Children’s Specialized Hospital Foundation in New Brunswick is in the midst of its biggest fundraising campaign of all time, seeking $45 million for the development of new centers and several research projects. Thus far, CSHF has raised $34.1 million in 20 months since launching its Transforming Lives 2.0 capital campaign. The foundation aims to raise $45 million toward a total bill of $89 million for planned projects. The additional cost will be financed.
CSHF President and Chief Development Officer Phil Salerno said the funds will ultimately increase access points for patients. The hospital recently opened a new outpatient center in Union and is also expanding this year in Bayonne and Eatontown. A new center is being built in Toms River to combine two older facilities, and bed capacity will be increased at its center in Mountainside.
Salerno also said that the funds will go toward increasing telehealth access — “which after two years, we think is here to stay,” he noted — as well as toward new research conducted independently by staff and in conjunction with the Kessler Family Foundation on topics including autism, brain injury, chronic health conditions, cognition and mobility.
“At the time we developed this plan, none of us were using ‘pandemic’ in a sentence,” Salerno said. “The capacity in our buildings is greater than what we can have now in terms of keeping children safe and socially distant. [Putting money toward telehealth] is really making sure we have the Wi-Fi and everything else to meet that need for families.”
In a departure from prior fundraising initiatives, CSHF recruited two successful New Jersey businessmen to run the campaign. Co-chairs Mark Montenero, president of Autoland Toyota, Chrysler, Jeep, Dodge and Ram Trucks in Springfield, and Ed McKenna, senior partner at McKenna, Dupont, Stone & Washburne and former mayor of Red Bank, are also on the CSHF board of trustees. Additionally, CSHF tapped former professional baseball player Todd Frazier and his wife Jackie as honorary chairs to work alongside Montenaro and McKenna.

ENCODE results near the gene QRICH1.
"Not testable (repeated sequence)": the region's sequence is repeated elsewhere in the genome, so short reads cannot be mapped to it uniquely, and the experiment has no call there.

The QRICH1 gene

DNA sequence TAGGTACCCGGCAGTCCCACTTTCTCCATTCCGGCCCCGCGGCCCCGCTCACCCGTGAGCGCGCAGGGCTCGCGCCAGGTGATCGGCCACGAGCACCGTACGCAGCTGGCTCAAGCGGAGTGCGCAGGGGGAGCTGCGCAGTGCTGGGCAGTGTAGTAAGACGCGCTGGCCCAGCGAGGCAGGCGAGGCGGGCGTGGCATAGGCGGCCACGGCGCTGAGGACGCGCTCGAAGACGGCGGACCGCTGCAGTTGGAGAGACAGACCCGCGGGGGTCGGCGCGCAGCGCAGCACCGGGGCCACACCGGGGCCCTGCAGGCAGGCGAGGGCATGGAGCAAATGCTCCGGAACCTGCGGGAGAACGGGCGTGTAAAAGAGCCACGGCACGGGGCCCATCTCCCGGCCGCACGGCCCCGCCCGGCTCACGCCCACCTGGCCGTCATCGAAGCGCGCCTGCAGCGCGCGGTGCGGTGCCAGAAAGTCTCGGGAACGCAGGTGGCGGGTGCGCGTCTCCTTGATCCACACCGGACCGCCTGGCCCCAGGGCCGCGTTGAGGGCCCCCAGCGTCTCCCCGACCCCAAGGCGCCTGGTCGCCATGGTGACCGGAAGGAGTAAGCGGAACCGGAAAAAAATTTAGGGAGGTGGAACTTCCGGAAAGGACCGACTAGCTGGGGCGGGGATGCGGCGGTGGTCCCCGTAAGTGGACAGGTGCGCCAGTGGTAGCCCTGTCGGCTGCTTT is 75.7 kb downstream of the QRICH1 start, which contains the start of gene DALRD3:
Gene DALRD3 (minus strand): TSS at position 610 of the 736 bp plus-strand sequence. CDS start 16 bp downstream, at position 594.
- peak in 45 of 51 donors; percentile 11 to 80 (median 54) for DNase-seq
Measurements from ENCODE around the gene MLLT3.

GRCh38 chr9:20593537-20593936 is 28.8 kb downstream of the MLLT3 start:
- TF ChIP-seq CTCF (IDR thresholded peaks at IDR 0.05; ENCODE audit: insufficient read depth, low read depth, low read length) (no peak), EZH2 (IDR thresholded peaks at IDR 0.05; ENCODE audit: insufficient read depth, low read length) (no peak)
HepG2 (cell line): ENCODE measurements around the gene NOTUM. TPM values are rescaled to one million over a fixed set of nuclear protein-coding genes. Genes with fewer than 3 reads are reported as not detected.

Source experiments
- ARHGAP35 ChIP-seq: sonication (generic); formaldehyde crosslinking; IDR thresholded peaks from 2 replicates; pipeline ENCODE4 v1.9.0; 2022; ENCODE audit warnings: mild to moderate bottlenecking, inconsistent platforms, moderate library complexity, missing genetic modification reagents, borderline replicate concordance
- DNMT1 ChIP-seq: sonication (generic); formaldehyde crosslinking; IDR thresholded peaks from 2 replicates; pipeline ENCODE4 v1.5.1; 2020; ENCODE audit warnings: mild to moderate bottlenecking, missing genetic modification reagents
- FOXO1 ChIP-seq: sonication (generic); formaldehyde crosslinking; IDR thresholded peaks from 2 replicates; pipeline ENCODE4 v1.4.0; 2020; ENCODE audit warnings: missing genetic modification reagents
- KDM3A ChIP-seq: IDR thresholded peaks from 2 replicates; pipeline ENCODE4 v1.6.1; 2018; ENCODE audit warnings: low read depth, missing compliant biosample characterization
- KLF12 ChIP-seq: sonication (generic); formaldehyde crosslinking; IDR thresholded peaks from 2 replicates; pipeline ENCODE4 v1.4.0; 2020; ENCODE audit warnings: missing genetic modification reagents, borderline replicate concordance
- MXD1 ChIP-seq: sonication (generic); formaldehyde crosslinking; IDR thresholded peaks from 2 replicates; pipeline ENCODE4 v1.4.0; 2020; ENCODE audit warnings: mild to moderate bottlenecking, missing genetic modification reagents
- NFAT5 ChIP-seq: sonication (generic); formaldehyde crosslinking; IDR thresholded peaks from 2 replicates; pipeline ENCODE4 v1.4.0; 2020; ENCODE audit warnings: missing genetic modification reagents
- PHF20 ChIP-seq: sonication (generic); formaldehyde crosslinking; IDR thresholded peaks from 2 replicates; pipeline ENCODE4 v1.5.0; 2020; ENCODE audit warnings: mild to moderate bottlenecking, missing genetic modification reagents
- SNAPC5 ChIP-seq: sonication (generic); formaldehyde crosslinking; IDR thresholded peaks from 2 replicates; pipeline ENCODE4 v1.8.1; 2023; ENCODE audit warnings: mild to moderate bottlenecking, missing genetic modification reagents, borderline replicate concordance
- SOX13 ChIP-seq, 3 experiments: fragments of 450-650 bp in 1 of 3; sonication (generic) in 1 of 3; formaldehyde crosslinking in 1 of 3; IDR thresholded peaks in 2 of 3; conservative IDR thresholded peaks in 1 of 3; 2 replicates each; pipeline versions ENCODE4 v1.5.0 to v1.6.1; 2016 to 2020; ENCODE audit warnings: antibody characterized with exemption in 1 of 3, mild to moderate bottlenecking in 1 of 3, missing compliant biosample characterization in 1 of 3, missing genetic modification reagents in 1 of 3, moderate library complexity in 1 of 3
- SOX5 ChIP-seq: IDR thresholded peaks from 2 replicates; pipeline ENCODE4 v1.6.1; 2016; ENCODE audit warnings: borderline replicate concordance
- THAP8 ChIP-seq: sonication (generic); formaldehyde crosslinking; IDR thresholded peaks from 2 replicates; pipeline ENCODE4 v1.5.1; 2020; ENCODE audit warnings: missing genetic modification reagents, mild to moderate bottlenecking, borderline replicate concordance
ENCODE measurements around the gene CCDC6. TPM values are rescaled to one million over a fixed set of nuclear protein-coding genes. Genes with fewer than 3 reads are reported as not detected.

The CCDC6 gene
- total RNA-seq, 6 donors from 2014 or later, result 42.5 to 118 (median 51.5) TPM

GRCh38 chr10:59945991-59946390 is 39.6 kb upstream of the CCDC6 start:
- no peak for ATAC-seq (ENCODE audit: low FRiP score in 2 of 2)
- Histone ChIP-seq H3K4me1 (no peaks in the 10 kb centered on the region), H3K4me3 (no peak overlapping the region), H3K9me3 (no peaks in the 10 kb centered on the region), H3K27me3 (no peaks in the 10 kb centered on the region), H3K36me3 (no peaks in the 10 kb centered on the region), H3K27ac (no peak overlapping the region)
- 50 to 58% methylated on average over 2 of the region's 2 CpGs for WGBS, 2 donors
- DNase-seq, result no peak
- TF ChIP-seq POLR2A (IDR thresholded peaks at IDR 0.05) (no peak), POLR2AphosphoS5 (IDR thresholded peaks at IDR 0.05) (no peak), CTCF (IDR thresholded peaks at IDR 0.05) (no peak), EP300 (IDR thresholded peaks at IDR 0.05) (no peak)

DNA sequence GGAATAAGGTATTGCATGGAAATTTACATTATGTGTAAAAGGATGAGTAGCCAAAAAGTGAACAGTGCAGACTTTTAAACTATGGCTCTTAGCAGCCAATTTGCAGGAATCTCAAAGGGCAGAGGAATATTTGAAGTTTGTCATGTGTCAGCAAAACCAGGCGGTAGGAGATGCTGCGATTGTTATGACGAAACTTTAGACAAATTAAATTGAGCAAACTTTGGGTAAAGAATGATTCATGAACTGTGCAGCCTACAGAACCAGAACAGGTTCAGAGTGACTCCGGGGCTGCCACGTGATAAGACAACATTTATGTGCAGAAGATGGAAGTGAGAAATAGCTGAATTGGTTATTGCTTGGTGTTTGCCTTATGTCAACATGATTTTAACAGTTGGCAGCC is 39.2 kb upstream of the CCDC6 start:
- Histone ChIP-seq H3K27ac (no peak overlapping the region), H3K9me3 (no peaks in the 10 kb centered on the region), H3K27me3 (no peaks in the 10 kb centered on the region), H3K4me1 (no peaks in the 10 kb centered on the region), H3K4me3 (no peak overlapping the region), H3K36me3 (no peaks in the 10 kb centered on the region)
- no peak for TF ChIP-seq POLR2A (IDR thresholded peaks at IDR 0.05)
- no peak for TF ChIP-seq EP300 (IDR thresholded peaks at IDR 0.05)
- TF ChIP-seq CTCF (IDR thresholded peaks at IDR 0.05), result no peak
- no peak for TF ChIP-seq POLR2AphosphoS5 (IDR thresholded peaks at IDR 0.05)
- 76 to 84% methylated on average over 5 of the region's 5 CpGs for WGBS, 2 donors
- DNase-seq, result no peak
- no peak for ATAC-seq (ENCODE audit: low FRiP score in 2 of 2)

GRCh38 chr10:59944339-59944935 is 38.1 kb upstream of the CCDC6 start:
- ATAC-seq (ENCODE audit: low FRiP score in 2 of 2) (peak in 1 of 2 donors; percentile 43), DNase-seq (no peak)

Recruiting the chairs and honorary chairs, Salerno said, has made “all the difference” in how quickly funds are being raised. “Our campaign [to build] the hospital in New Brunswick took three years to get to $30 million. The pace of this has been much quicker,” he said.
“I care deeply about the children and families in my hometown, throughout New Jersey, and well beyond,” Frazier said in a November statement. “This initiative and momentous campaign has the power to change so many lives – and deliver so many smiles – across our amazing state. It’s an honor to fight for each and every family that is in need of specialized care and support to get through some of the hardest times in their lives.”
Salerno has seen the hospital grow and help thousands of patients since he joined the foundation in 1987. He’d previously volunteered at Camp Fatima of New Jersey in Hamilton while in college, which tapped into an interest in helping children. Working at the hospital, he told his friends, “was just like going to camp, I just have to dress nicer.”
“It’s the same mission of taking care of kids, and we get to see the impact of our work,” he said.
Over the years, he’s seen CSH grow from one site to 15 serving 40,000 children a year. He’s also seen at least one wheelchair-bound kid take his first steps out of the chair toward his parents. On bad days, he thinks of days like that instead.
CSH is participating in several research projects right now, including working on an algorithm to help predict cancellations for outpatient appointments through its Center for Discovery, Innovation and Development.
“If we can better predict that, then we can better prepare to have those slots filled to make sure we’re treating the maximum number of patients. If a patient cancels that spot can go unused. If we can better predict, then we can backfill them with patients, so we see more patients in need,” Salerno said.
In a departure from prior fundraising initiatives, CSHF recruited two successful New Jersey businessmen to run the campaign.